Once the evening’s program commenced, and once everyone filed into Bimbo’s ballroom, I went about doing what I do — documenting what was going on as well as many of those in attendance. I didn’t give much thought as to who they might be. (The only other person I recognized was poet Michael McClure.) A band performed; a gorgeous woman sang; there was dancing. As I meandered about the ballroom, taking photos at this table and that table, at no time did I happen to see (much less look for) Robin Williams.
The time came for the birthday candles to be lit and blown out, and for the next forty minutes or so, various people, including his children, gave tributes to Peter. His wife sang a song for him. The last to give tribute — in the form of a short stand-up routine, of course — was Robin. (I tried to record some video but because I wasn’t familiar with that feature of the camera I was using, failed miserably, getting only nine out-of-focus seconds worth.) I got a few photos of him from a couple angles, but nothing special, really. It was sort of odd that Robin had been one of the first people I’d seen that night, but until he’d gotten on stage, I had not crossed his path once in the duration, regardless the number of times I circled the ballroom.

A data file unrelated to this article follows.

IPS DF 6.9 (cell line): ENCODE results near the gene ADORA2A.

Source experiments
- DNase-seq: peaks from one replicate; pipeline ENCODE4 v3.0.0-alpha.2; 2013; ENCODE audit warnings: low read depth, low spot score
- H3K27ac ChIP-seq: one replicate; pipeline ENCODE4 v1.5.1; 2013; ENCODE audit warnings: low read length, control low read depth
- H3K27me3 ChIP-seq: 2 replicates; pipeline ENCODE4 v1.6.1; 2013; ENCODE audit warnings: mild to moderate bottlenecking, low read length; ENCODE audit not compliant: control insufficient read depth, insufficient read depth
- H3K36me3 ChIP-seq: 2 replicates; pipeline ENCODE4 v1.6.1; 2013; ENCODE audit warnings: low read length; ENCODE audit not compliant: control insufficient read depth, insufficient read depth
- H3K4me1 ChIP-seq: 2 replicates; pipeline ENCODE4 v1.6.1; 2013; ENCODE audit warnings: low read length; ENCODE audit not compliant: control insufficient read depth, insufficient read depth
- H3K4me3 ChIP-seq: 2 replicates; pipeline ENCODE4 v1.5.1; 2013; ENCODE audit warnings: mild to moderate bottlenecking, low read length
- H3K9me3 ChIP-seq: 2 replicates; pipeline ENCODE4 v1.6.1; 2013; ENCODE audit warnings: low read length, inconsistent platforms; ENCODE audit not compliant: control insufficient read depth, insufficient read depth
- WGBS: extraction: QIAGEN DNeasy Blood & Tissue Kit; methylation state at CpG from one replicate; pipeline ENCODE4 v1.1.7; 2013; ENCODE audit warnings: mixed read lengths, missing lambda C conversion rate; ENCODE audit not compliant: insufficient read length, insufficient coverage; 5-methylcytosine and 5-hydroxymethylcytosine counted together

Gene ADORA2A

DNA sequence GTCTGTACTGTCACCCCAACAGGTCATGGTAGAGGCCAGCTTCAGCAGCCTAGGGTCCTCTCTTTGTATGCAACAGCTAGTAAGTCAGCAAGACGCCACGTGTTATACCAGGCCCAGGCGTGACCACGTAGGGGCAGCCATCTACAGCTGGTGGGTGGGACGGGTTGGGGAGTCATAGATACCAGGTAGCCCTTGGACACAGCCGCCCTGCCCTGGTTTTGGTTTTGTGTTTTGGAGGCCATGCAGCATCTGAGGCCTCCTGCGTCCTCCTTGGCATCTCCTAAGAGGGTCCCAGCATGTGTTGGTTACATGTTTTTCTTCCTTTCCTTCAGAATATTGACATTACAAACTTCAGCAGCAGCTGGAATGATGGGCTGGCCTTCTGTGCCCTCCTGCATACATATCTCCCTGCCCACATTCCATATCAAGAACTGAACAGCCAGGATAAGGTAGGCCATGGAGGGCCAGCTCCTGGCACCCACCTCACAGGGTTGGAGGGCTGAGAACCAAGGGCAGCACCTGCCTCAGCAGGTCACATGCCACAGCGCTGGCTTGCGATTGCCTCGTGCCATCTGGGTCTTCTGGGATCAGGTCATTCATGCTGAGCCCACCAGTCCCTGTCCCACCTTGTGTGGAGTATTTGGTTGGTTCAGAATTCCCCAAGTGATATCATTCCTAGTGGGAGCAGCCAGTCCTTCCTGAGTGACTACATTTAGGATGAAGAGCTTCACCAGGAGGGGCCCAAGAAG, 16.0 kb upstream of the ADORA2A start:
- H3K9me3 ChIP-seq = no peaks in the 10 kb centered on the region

Once the formalities had ended at around 11:00, I was pretty much off the clock, so I grabbed a little something to eat. I’m unsure exactly how it came to be, but I’m pretty sure I was on my way back from the bathroom when I found myself walking virtually side by side with Robin as we both headed in the direction of my table, which was near the buffet. Seeing Peter ahead of us dishing himself a dessert, I lightly put my hand on Robin’s leather-jacketed shoulder and asked him if he wouldn’t mind me taking a photo of him and Peter. He obliged. In the course of twenty-four seconds, I snapped off three photos — the second one, although slightly un-sharp, did the trick.
Hi! Welcome to my photography blog, wherein I will most likely write about my own photography, my thoughts about photography, specific photographs I've taken... I'm not sure as I write this on the 362nd day of 2021—the 24,134th day I've been on this planet—what I'll write about that is of value to anyone else. But as the coronavirus pandemic drags into its third year, and my primary source of income—conferences—has essentially dried up, I've got more time on my hands than usual. So... off I go!
All photos are copyright by Patrick T. Power. All rights reserved.